Capuchino: A branch of the Franciscan order, the Capuchins are so named because their habit had a distinctive hood. All its members sported full beards which distinguished them further from the Franciscans. The Capuchins introduced devotion to Our Lady of Lourdes. They built a small church along Calle Real del Palacio completed in 1894, the last of the Spanish colonial churches built. The design was modern in orientation, a simplified version of Romanesque. The church was damaged in 1945. The church site is now occupied by El Amanecer, which houses Silahis, and the Ilustrado restaurant. Photographs of the interior of Capuchino are found under the trellis between Ilustrado and the back entrance of Silahis.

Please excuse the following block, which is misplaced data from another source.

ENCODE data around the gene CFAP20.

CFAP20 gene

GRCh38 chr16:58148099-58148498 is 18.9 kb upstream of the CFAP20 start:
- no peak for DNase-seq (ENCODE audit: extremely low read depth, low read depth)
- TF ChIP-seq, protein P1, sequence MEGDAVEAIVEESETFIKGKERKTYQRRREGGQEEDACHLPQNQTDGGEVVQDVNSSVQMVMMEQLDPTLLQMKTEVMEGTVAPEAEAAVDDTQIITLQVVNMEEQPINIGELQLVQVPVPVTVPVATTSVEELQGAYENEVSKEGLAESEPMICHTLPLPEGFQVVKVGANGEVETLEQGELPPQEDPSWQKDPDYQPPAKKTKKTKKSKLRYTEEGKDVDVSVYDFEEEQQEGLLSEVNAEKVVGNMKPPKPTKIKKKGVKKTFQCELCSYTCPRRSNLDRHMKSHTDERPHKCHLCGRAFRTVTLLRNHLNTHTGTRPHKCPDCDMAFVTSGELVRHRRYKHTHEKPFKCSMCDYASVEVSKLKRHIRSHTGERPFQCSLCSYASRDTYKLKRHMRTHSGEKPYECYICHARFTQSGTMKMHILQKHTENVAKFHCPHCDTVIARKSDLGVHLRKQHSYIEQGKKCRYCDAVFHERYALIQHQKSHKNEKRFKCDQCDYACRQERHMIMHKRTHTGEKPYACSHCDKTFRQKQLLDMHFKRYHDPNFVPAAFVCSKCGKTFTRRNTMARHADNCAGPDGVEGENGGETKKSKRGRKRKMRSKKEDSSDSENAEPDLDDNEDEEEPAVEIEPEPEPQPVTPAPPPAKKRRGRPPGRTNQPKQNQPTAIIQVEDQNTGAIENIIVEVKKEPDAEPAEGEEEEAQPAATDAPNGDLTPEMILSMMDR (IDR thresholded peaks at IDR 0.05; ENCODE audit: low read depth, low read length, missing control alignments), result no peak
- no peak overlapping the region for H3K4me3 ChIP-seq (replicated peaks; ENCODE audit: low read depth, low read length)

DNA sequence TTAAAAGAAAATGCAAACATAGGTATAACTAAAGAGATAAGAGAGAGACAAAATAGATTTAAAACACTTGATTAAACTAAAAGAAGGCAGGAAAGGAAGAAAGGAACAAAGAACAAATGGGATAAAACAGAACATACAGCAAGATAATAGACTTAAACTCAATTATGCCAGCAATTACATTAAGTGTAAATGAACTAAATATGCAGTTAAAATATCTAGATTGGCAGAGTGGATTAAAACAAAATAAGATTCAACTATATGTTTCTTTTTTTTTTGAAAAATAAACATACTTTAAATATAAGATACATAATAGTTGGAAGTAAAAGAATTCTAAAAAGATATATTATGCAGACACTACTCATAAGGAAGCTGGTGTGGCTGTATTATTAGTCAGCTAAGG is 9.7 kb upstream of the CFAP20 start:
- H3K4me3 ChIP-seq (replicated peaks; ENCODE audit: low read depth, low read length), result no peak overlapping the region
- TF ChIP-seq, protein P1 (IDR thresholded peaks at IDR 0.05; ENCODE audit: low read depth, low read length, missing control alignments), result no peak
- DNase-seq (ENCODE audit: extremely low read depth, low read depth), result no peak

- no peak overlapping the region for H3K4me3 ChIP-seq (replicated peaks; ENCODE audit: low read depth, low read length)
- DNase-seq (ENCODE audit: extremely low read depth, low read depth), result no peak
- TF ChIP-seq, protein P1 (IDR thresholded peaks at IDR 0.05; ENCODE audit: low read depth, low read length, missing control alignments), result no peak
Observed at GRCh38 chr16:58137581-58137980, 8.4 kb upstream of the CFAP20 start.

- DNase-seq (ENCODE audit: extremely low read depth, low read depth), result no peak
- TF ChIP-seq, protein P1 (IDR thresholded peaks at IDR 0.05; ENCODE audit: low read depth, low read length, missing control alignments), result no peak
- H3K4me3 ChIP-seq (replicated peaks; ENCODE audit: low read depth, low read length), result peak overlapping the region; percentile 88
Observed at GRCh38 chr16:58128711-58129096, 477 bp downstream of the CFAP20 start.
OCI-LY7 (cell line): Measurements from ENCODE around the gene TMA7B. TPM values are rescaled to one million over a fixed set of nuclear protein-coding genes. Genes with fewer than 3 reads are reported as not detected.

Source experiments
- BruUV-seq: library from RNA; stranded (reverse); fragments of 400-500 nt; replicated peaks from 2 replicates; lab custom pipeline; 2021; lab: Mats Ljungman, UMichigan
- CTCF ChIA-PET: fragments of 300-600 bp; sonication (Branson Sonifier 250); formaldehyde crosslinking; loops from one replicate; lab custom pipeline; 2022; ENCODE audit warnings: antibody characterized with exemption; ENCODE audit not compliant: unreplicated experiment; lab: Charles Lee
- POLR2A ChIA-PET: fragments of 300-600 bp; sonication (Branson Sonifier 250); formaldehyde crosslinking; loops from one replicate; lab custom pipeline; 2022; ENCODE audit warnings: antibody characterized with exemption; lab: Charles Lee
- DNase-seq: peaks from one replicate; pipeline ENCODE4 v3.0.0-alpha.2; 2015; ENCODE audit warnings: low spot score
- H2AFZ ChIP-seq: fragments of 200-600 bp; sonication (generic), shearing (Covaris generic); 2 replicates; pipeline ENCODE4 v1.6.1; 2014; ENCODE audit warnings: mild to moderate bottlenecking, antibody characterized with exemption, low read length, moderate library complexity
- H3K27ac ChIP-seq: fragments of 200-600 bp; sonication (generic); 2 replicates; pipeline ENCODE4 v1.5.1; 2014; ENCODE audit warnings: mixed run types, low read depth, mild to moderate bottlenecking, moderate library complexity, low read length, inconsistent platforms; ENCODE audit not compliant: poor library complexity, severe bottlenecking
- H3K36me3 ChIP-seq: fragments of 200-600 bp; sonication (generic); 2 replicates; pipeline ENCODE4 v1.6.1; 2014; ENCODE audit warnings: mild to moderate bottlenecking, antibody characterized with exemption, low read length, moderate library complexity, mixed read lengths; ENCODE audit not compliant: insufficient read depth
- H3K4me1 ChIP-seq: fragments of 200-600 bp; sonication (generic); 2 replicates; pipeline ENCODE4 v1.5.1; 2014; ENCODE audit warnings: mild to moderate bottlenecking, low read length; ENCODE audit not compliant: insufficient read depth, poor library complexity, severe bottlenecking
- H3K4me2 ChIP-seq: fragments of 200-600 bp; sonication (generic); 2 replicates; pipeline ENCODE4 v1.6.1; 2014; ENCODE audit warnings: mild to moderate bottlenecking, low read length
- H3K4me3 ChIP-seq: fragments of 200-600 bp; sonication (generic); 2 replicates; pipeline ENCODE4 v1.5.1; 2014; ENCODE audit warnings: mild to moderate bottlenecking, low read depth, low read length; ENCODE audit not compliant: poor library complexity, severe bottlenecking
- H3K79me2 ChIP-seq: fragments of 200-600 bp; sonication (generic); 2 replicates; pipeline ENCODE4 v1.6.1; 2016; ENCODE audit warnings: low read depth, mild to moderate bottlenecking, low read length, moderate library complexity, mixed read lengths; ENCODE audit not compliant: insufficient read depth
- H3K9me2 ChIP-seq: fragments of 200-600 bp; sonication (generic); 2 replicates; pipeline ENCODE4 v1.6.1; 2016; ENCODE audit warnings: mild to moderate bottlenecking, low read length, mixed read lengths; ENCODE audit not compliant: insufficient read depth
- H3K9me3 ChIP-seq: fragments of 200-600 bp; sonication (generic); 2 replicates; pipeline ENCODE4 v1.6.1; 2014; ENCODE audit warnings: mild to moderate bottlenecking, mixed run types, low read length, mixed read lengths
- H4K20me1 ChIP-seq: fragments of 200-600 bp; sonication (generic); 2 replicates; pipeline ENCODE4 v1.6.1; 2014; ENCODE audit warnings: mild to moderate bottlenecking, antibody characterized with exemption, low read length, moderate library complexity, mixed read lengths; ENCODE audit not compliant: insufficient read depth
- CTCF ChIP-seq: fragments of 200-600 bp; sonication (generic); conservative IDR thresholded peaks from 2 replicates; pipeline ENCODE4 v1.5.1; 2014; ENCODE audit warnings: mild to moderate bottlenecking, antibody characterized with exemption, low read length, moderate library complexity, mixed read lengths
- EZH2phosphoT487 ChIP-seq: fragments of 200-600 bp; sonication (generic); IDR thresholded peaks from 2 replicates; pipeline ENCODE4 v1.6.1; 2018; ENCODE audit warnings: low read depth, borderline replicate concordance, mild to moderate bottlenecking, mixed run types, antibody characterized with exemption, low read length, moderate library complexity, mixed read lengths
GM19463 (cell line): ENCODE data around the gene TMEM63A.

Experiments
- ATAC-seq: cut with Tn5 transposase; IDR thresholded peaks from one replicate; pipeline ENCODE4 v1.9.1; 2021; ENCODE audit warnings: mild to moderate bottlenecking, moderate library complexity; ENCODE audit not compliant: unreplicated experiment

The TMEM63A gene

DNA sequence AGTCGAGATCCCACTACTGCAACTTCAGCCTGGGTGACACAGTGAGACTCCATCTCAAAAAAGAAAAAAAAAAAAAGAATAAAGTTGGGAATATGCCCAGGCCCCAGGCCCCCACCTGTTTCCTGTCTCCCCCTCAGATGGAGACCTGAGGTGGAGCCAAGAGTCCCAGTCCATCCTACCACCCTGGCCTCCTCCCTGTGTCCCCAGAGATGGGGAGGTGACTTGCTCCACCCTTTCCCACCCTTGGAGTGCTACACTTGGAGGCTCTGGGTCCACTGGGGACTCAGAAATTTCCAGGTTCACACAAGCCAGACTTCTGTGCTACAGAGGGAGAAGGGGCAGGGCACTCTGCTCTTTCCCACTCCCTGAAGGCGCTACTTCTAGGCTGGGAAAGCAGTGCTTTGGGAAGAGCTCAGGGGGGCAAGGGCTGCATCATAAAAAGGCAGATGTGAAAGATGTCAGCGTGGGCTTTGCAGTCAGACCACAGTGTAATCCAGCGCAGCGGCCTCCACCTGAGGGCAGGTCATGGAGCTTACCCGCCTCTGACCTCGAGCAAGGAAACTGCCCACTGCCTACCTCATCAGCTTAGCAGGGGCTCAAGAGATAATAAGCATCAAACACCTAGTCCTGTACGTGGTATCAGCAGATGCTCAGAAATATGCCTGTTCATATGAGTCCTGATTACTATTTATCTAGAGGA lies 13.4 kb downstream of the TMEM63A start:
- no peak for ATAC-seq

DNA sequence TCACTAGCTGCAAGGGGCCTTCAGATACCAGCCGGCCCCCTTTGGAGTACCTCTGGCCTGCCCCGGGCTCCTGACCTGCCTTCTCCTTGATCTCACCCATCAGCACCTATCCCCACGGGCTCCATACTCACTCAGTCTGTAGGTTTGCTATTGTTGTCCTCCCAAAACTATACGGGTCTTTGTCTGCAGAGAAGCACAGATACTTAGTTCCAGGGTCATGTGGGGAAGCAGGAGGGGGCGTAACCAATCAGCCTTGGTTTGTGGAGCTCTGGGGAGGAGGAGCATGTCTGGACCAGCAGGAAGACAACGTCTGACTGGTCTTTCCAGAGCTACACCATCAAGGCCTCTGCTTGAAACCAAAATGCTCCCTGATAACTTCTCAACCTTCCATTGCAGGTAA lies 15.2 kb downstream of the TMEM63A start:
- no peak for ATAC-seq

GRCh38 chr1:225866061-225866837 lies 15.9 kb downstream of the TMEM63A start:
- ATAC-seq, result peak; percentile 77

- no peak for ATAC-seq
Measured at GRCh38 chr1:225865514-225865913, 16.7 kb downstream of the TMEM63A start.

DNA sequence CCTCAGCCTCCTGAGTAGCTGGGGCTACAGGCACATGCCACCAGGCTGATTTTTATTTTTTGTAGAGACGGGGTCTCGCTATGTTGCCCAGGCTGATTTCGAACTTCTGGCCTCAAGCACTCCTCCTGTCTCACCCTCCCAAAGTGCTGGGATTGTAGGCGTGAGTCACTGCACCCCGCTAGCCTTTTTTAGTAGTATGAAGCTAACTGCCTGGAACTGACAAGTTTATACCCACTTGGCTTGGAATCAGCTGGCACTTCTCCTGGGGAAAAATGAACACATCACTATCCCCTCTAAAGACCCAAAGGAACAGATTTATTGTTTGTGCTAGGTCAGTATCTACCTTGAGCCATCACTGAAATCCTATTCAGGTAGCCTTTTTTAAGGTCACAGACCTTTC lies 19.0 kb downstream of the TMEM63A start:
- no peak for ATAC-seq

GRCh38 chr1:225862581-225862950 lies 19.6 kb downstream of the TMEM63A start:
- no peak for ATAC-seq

After the Second World War, the Capuchins transferred their central house to Quezon City, in a lot along Retiro St., where they built a church in honor of Our Lady of Lourdes. Like the Lourdes of Intramuros, the church of Quezon City was Manila’s favorite for fashionable weddings.
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You’re currently reading “Capuchin Church,” an entry on Intramuros
- February 19, 2007 / 8:22 pm